Operating Systems 2021F Lecture 16

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Video from the lecture given on November 11, 2021 is now available:

Video is also available through Brightspace (Resources->Class zoom meetings->Cloud Recordings tab)


Lecture 16
 - interviews
    - there will be more, just figuring my schedule
      for next week
    - yes, final will replace midterm if you do better
 - A3 will be posted by tomorrow, will be going over it a bit today

Today: filesystems

 - collection of files & directories
 - namespace for inode numbers
 - way to transform a block device into a place
   you can store files
 - data structure that is accessed using the file API

From the kernel's perspective
 - has file system call interface
   (open, read, write, etc)
   (also for directories)
 - when it gets a pathname, where does it look to get the data?
   - it figures out which filesystem is responsible for the
     containing directory
   - it then asks that filesystem to do the file operations
 - this abstraction is knows as the "VFS" (virtual filesystem) layer

/proc/filesystems lists all the different kinds of filesystems your Linux system knows about currently
 - the ones with "nodev" beside them are ones that have no corresponding storage device
    - means that while you access them with file-related system calls,
      what you're getting back isn't from a storage device, it
      is something else
    - known as pseudo filesystems it seems?

df: dump filesystems
 - show currently mounted filesystems

mount: add a filesystem to our current file hierarchy
  - mountpoint: where those files should go,
    normally an empty directory
    (if not empty, those files will be hidden)

df .
 - tells me the filesystem responsible for the current directory

df -a
 - show ALL the filesystems
   - including ones with no corresponding device
     (pseudo filesystems)

Pseudo filesystems like /proc tend to have some weird info that give them away
 - inode numbers are weird
 - file sizes make no sense (are often zero)
 - timestamps aren't consistent

The above is all true because those fields are just made up when you access the files, they aren't "stored" anywhere
 - file metadata for pseudo filesystems isn't that significant

 - get full information on mounted filesystems (with no args)
 - or you can use it to add filesystems to file hierarchy

mounting a real filesystem
 - have access to data on a block device

mounting a pseudo filesystem
 - have access to some new capability, typically kernel data structures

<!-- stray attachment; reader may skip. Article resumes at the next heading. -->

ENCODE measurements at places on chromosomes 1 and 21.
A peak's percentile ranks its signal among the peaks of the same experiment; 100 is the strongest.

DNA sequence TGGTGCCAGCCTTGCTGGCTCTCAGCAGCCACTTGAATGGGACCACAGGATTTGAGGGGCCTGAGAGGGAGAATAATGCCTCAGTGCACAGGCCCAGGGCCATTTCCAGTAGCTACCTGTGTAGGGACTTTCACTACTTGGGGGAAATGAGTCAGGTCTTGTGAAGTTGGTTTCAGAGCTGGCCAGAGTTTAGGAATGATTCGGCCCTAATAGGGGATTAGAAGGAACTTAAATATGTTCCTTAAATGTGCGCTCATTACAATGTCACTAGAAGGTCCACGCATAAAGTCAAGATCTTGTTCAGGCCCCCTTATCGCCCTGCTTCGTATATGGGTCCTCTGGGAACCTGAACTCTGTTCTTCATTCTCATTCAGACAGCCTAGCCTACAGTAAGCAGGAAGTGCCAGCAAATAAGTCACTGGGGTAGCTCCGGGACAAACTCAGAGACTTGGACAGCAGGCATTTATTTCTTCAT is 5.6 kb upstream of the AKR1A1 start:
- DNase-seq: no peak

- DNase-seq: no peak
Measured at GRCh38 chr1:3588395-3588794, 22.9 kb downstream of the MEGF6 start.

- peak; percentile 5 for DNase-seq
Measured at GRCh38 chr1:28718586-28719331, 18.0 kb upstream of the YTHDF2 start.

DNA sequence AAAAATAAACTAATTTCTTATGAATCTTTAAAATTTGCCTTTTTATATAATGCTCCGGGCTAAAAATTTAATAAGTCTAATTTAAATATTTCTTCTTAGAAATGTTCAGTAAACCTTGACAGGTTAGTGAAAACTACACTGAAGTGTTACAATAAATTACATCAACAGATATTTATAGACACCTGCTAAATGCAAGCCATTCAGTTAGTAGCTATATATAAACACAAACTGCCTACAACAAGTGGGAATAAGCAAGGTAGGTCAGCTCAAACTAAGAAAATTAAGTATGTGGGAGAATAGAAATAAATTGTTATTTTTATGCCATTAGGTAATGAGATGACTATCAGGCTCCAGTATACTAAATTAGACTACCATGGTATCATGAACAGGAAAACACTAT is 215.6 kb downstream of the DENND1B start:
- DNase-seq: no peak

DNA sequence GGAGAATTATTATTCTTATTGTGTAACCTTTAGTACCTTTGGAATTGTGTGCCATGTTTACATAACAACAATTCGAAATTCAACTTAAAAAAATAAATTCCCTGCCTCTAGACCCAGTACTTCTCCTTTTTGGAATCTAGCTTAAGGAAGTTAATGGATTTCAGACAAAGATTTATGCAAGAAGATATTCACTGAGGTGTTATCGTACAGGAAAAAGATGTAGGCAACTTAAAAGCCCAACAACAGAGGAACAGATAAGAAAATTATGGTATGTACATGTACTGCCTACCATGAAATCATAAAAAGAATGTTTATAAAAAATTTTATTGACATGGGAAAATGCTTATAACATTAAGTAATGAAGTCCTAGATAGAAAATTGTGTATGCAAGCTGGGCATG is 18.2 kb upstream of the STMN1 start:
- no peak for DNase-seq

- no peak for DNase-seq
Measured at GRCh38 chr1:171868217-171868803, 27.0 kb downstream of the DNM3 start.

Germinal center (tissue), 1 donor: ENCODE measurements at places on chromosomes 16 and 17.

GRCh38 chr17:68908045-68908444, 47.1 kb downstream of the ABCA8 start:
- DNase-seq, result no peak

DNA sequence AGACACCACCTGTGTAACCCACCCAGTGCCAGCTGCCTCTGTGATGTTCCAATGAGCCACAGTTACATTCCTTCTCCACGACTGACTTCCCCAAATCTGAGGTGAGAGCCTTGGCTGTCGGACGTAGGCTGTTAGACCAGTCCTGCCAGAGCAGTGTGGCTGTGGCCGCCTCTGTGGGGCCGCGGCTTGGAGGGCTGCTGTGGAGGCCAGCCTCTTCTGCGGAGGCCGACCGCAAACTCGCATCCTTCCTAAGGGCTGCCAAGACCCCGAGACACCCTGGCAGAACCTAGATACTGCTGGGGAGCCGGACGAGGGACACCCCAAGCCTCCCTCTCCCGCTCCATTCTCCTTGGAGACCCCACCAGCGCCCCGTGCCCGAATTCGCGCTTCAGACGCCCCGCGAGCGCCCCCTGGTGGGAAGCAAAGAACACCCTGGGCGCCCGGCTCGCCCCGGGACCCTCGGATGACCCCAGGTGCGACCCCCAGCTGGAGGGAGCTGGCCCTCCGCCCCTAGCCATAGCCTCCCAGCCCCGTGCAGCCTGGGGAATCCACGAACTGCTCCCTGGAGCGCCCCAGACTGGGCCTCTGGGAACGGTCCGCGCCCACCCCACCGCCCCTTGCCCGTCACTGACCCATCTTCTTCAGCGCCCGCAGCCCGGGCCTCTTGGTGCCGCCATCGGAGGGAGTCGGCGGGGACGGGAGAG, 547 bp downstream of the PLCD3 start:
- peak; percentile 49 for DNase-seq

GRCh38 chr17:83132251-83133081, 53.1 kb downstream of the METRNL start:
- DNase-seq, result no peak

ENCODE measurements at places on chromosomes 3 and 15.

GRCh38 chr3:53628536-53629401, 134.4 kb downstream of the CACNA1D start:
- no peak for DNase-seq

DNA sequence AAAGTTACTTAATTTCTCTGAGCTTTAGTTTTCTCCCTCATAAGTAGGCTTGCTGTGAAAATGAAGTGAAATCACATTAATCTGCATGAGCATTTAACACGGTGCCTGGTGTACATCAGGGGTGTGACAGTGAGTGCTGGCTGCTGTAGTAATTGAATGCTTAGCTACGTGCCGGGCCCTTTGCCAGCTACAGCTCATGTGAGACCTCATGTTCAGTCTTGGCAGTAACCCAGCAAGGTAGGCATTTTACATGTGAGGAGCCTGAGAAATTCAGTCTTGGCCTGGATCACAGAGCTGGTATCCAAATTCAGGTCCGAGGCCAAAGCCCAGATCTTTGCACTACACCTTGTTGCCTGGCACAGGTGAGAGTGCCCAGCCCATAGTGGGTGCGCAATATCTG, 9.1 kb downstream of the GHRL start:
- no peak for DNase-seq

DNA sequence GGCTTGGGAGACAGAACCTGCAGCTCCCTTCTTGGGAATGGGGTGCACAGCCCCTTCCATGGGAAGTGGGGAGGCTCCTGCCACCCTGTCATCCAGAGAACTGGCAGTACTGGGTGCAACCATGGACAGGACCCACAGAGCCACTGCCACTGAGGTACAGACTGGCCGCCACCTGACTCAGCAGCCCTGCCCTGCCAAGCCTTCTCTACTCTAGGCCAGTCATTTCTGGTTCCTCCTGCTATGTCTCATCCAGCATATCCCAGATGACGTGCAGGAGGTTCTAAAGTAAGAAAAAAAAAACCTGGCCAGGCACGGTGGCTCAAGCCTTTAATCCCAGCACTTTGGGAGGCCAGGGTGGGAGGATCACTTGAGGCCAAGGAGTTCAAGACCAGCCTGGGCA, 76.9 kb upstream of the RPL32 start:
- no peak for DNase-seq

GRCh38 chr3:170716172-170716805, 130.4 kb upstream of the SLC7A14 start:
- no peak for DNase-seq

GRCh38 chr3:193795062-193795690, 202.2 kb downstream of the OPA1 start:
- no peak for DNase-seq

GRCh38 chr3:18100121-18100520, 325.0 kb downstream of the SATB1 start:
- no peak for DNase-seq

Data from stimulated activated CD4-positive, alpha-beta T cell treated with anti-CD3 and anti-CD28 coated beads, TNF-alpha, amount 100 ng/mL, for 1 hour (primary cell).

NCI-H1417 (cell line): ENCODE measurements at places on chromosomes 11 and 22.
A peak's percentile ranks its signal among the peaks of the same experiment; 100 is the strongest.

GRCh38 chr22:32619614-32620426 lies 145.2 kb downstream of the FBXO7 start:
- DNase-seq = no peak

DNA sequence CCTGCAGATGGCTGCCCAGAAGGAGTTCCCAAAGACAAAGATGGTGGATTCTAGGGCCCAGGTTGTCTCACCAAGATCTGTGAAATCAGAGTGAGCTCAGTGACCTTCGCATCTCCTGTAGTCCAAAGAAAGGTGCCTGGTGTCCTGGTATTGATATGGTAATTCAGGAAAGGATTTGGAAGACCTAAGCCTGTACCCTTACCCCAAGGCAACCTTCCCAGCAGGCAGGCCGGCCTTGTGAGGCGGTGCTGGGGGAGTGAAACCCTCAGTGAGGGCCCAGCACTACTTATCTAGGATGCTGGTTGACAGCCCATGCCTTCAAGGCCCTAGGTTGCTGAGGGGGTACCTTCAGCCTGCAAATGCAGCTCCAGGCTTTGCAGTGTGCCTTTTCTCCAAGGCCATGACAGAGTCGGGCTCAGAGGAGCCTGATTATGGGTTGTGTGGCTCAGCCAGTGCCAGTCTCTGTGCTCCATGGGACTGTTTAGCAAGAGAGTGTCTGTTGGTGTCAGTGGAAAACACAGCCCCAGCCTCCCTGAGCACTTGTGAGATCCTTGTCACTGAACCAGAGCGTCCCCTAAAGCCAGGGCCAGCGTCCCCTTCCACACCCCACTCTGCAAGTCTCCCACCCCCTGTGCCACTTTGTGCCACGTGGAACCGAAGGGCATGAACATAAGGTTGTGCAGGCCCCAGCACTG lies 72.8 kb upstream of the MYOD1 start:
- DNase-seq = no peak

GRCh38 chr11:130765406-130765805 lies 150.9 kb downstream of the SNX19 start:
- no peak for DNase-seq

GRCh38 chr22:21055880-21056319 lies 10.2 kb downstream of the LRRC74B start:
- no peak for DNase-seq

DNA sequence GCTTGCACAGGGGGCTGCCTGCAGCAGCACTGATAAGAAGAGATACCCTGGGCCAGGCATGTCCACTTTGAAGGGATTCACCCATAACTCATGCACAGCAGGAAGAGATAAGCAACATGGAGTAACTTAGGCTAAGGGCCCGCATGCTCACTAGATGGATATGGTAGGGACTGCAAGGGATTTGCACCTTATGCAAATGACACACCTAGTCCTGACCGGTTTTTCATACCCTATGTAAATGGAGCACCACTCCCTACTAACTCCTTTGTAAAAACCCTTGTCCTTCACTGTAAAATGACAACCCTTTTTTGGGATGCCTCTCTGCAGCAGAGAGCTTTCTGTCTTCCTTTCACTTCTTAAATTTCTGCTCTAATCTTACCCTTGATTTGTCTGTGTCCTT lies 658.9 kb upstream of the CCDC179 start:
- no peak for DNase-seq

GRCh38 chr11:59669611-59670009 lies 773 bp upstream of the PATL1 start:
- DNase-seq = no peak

or runtime data that doesn't need to be stored on disk
 - essentially all data is in RAM or generated algorithmically
    - just depends on the filesystem type

 - it is a "tmpfs" - temporary filesystem
    - data is temporary
 - no corresponding block device
 - it is a "RAM disk" - full filesystem, but
   *data is lost when system reboots*
 - used for PID files and lock files mainly
    - PIDs will change when system is rebooted
    - locks shouldn't be held across reboot
 - note here "tmpfs" is the filesystem type,
   /run is the mountpoint

Notice that /tmp is NOT in tmpfs
 - it is in the filesystem of the root filesystem, normally ext4
 - BUT files in /tmp are erased on every reboot
    - but that happens due to a boot time script

If you boot with a live CD
 - data in /run would already be lost
 - data in /tmp should still be there

/var/tmp is like /tmp, except it is NOT erased when rebooted

In your VM, the root filesystem is mounted as follows:

  /dev/mapper/vg0-lv--0 on / type ext4 (rw,relatime)

the "ext4" means that it is of type ext4.

So, why isn't /tmp a tmpfs?
 - historic/distribution reasons (I know some distributions
   that do put /tmp/ on tmpfs)
 - can store a lot more in /tmp normally than you could
   in /tmpfs (as its storage is limited by RAM/virtual memory)

(I'll discuss lock files later)

Different operating systems have their own native filesystems
 - MSDOS: fat, vfat, fat32
 - Windows: NTFS
 - FreeBSD: UFS, zfs
 - IRIX: xfs
 - Linux: ext2, ext3, *ext4*, btrfs, squashfs

LOTS of filesystem types

These are all regular filesystems used for regular disks,
originally developed for magnetic hard drives, not SSDs
 - except APFS?

Why so many?
 - some support different file sizes
 - different performance characteristics
 - reliability/durability
 - licensing
 - stubbornness/Not Invented Here